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The FREQ Procedure 
In this setting, Friedman's test is identical to the ANOVA (row means scores) CMH statistic when the analysis uses rank scores (SCORES=RANK). The threeway table uses subject (or subject group) as the stratifying variable, treatment as the row variable, and response as the column variable. PROC FREQ handles ties by assigning midranks to tied response values. If there are multiple subjects per treatment in each block, the ANOVA CMH statistic is a generalization of Friedman's test.
The data set Hypnosis contains data from a study investigating whether hypnosis has the same effect on skin potential (measured in millivolts) for four emotions (Lehmann 1975, p. 264). Eight subjects are asked to display fear, joy, sadness, and calmness under hypnosis. The data are recorded as one observation per subject for each emotion.
data Hypnosis; length Emotion $ 10; input Subject Emotion $ SkinResponse @@; datalines; 1 fear 23.1 1 joy 22.7 1 sadness 22.5 1 calmness 22.6 2 fear 57.6 2 joy 53.2 2 sadness 53.7 2 calmness 53.1 3 fear 10.5 3 joy 9.7 3 sadness 10.8 3 calmness 8.3 4 fear 23.6 4 joy 19.6 4 sadness 21.1 4 calmness 21.6 5 fear 11.9 5 joy 13.8 5 sadness 13.7 5 calmness 13.3 6 fear 54.6 6 joy 47.1 6 sadness 39.2 6 calmness 37.0 7 fear 21.0 7 joy 13.6 7 sadness 13.7 7 calmness 14.8 8 fear 20.3 8 joy 23.6 8 sadness 16.3 8 calmness 14.8 ;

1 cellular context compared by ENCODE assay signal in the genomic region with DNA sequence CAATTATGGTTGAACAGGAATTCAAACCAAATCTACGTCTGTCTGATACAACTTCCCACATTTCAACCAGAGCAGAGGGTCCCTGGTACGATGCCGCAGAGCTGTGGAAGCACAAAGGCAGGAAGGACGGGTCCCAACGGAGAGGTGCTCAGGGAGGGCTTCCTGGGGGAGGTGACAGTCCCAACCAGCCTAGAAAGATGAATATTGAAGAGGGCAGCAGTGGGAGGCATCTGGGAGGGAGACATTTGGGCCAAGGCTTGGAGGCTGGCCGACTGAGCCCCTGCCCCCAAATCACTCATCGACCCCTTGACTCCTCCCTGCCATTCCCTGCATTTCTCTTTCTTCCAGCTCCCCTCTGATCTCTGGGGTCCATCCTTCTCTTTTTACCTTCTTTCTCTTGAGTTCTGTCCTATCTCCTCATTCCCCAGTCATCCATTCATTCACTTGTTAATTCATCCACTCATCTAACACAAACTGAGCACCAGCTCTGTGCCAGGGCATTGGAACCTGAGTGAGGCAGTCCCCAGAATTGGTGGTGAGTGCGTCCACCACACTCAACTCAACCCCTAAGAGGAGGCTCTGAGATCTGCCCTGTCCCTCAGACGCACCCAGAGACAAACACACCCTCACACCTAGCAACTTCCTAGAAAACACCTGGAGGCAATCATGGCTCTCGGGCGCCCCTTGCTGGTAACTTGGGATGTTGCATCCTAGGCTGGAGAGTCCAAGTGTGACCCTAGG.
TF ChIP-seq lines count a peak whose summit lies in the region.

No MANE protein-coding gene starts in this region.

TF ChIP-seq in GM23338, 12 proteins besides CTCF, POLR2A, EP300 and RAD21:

In the following statements, the TABLES statement creates a threeway table stratified by Subject and a twoway table; the variables Emotion and SkinResponse form the rows and columns of each table. The CMH2 option produces the first two CochranMantelHaenszel statistics, the option SCORES=RANK specifies that rank scores are used to compute these statistics, and the NOPRINT option suppresses the contingency tables. These statements produce Output 28.8.1 and Output 28.8.2.
proc freq data=Hypnosis; tables Subject*Emotion*SkinResponse Emotion*SkinResponse / cmh2 scores=rank noprint; run;Output 28.8.1: CMH Statistics: Stratifying by Subject

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